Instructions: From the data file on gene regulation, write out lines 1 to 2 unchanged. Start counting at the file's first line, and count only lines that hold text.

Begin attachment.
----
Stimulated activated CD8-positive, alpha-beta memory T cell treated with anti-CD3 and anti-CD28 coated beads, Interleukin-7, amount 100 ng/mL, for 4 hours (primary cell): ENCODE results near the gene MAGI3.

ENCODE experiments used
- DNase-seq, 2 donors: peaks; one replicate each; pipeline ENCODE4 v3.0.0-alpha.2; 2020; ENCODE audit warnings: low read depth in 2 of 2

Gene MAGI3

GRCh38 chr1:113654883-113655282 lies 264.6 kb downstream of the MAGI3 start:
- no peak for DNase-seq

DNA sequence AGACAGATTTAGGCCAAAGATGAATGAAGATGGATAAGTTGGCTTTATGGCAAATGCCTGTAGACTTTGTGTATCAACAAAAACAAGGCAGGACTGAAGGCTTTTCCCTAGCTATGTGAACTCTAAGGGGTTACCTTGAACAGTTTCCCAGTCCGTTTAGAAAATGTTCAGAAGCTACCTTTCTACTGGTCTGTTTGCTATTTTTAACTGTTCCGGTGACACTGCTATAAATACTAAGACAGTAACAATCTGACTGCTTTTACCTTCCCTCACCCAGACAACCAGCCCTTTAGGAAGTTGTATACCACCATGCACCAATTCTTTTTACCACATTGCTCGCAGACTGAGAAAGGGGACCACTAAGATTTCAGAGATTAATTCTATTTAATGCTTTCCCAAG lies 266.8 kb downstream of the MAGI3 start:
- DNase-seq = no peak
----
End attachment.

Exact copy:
Stimulated activated CD8-positive, alpha-beta memory T cell treated with anti-CD3 and anti-CD28 coated beads, Interleukin-7, amount 100 ng/mL, for 4 hours (primary cell): ENCODE results near the gene MAGI3.

ENCODE experiments used